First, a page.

Associate Professor of History and Latin American and Latino Studies
Javier Villa-Flores received his doctorate in Latin American history from the University of California, San Diego, and an undergraduate degree in Sociology from the University of Guadalajara, Mexico. His work revolves around issues of religion, colonialism, performance studies, and the social history of language in colonial Mexico.
His first book, Carlo Ginzburg: The Historian as Theoretician (University of Guadalajara, 1995), offered an epistemological discussion of the historian's craft focusing on Carlo Ginzburg's work. His second book, Dangerous Speech: A Social History of Blasphemy in Colonial Mexico (University of Arizona Press, 2006) analyzes the representation, prosecution and punishment of blasphemous speech in New Spain from 1520 to 1700. He has recently edited with Sonya Lipsett-Rivera, Emotion and Daily Life in Colonial Mexico (University of New Mexico Press, 2014), and with Carlos Aguirre, From the Ashes of History: Loss and Recovery of Archives in Modern Latin America (Editorial A Contracorriente, 2014). Other recent publications include, “Archivos y falsarios: producción y circulación de documentos apócrifos en el México borbónico”, Jahrbuch Für Geschichte Lateinamerikas (2010), “Reframing a Dark Passion: Bourbon Morality, Gambling and the Royal Lottery in New Spain” in Javier Villa-Flores and Sonya Lipsett-Rivera, eds, Emotions and Daily Life in Colonial Mexico (2014), and “Plotting a Fire: The Burning of the Cineteca Nacional and the Idea of a Self-destructing Archive”, in Carlos Aguirre and Javier Villa-Flores, eds., From the Ashes of History: Loss and Recovery of Archives in Modern Latin America (2014).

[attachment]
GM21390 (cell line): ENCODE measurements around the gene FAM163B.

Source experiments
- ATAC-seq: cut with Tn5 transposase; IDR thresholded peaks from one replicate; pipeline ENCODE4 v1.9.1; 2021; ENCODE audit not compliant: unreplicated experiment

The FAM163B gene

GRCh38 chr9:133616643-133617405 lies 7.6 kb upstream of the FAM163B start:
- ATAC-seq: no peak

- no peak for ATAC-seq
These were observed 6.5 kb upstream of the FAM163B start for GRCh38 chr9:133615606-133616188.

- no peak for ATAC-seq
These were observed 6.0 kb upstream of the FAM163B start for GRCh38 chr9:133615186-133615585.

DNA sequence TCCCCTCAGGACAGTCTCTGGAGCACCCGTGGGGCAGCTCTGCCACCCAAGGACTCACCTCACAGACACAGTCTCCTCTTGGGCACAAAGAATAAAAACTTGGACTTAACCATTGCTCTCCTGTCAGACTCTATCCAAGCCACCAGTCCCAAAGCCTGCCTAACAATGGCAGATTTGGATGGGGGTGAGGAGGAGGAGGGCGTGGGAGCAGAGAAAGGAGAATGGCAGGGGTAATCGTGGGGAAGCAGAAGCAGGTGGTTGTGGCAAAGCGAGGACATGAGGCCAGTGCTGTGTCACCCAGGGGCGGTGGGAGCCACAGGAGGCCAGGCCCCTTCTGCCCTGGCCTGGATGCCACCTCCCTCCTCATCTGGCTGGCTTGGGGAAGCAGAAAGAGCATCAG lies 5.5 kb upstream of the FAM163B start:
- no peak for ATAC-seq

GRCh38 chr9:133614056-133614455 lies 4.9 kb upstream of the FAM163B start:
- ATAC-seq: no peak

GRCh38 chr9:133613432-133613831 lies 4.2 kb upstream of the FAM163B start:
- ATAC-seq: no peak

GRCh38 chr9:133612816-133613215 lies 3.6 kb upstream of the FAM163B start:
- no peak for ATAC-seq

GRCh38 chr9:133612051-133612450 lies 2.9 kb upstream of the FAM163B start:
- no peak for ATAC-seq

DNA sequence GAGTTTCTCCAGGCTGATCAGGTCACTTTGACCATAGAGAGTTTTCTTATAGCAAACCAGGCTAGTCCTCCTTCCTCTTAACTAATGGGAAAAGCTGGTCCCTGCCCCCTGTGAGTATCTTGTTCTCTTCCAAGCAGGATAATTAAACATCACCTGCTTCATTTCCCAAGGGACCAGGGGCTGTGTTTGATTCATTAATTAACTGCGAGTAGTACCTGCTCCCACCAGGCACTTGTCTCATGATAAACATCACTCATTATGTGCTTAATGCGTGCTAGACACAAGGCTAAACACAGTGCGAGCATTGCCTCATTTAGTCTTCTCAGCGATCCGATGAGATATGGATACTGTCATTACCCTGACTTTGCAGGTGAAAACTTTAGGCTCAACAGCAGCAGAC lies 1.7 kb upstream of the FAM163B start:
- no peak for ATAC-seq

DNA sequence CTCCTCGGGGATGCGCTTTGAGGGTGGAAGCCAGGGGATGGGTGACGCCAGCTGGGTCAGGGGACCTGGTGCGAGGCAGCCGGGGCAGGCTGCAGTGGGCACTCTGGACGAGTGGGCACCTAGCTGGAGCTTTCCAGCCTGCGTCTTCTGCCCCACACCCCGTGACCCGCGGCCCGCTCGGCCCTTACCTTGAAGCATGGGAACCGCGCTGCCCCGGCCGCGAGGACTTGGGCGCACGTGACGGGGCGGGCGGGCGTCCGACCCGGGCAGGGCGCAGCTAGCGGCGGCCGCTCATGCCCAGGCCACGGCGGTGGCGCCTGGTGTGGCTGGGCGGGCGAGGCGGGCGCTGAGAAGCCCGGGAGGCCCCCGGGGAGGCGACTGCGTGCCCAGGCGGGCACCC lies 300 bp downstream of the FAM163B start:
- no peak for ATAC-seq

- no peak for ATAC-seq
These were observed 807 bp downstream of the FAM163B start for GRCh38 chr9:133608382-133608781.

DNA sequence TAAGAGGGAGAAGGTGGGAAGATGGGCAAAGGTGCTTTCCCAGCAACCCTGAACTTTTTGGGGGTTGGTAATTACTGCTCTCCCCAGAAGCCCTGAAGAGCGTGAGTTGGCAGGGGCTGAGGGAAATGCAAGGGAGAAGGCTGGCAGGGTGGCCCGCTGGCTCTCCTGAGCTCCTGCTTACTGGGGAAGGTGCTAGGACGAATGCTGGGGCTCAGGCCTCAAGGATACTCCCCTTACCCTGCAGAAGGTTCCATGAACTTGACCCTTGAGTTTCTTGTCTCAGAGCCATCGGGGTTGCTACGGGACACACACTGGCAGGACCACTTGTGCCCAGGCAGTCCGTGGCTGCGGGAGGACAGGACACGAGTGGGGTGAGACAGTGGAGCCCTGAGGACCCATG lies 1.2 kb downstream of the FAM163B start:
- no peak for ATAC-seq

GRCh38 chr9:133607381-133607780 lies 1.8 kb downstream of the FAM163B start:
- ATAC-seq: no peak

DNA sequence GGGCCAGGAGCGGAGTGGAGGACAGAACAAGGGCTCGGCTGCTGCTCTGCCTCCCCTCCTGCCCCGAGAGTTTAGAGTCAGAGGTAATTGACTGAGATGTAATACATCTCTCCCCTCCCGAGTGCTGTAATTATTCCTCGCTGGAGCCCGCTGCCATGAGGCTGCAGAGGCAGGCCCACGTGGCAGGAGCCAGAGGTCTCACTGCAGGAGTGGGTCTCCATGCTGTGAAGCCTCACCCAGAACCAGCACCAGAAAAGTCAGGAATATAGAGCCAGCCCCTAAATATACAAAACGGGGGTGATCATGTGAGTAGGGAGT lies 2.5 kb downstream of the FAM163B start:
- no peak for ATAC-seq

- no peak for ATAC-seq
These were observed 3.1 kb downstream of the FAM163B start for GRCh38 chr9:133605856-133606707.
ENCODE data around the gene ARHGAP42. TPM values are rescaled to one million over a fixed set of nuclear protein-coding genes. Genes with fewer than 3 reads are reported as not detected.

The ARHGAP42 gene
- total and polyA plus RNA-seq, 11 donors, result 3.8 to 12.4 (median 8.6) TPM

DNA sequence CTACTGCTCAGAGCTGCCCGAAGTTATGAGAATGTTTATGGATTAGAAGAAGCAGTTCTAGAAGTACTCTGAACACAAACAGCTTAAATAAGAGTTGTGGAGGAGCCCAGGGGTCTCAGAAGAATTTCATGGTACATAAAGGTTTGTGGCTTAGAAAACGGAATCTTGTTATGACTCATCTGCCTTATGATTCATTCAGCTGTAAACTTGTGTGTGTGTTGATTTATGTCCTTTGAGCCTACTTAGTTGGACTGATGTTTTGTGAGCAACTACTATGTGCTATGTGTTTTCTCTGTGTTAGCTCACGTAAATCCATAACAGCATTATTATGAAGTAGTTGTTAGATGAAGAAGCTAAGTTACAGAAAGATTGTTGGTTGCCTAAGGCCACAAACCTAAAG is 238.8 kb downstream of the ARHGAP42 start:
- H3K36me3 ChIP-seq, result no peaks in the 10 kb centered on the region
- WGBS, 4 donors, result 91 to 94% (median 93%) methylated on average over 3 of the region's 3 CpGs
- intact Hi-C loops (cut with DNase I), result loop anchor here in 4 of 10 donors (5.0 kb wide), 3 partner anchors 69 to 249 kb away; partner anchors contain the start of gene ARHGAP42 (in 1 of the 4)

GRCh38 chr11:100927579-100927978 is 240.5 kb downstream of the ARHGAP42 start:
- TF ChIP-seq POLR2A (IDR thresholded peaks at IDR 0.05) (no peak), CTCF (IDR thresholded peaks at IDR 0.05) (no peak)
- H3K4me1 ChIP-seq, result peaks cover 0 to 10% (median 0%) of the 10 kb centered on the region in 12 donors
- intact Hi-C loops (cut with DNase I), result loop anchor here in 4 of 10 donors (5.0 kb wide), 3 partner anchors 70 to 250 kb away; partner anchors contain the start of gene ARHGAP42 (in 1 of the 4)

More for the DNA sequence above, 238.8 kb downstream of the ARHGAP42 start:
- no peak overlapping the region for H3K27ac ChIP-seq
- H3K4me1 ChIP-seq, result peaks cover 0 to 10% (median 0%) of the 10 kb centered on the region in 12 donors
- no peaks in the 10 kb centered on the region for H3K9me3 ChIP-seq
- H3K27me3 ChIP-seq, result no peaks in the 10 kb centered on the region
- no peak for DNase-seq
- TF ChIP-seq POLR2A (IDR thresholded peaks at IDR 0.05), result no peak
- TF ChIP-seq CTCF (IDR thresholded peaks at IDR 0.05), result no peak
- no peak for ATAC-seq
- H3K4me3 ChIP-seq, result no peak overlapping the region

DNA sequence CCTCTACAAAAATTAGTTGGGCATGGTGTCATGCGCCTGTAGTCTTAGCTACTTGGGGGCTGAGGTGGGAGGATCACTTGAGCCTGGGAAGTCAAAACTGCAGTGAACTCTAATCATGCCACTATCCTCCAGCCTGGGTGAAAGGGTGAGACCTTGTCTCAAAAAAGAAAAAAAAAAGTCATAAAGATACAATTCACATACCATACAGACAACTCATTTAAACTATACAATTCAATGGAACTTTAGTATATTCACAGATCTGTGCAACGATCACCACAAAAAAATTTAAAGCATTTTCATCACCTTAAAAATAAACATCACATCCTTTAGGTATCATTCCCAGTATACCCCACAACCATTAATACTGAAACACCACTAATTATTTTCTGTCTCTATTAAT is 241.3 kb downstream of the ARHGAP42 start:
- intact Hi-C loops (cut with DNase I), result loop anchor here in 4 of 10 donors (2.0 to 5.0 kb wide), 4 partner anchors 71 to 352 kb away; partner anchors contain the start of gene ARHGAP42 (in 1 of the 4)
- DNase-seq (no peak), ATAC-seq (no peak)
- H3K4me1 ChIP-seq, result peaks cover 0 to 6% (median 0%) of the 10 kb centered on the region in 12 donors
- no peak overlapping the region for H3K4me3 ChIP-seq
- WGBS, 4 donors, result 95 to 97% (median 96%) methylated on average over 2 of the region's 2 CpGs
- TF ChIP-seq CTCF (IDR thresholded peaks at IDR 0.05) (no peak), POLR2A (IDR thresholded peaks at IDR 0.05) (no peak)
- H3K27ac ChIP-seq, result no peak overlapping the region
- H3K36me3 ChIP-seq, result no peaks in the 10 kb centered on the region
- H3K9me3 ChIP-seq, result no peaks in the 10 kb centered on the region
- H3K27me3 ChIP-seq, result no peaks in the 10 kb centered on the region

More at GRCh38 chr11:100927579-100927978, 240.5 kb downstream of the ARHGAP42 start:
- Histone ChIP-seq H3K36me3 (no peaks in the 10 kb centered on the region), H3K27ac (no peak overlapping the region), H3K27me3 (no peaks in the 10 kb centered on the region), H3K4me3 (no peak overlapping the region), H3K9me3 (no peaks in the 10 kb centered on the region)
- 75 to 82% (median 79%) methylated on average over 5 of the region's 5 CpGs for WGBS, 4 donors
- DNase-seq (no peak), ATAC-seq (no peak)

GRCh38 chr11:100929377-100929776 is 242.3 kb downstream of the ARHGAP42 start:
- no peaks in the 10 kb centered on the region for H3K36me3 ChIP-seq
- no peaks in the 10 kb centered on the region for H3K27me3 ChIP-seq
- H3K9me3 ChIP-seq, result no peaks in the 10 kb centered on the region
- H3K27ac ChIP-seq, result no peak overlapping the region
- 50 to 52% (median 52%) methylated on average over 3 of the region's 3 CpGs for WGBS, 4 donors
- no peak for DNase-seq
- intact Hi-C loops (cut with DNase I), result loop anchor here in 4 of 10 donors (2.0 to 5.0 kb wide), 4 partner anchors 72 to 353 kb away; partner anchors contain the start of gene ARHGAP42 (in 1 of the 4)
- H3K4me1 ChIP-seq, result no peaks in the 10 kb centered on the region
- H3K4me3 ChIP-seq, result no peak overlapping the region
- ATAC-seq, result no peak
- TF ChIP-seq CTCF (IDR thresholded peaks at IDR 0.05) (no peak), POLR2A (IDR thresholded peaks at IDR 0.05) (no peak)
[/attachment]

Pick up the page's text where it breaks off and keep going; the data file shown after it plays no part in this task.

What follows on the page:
Professor Villa-Flores research has been supported by the National Endowment for the Humanities, the John Carter Brown Library, the Huntington Library, the Newberry Library, and the Institute for the Humanities at UIC. He is the recipient of a 2014 Mid-Career Award from the College of Liberal Arts and Sciences at UIC.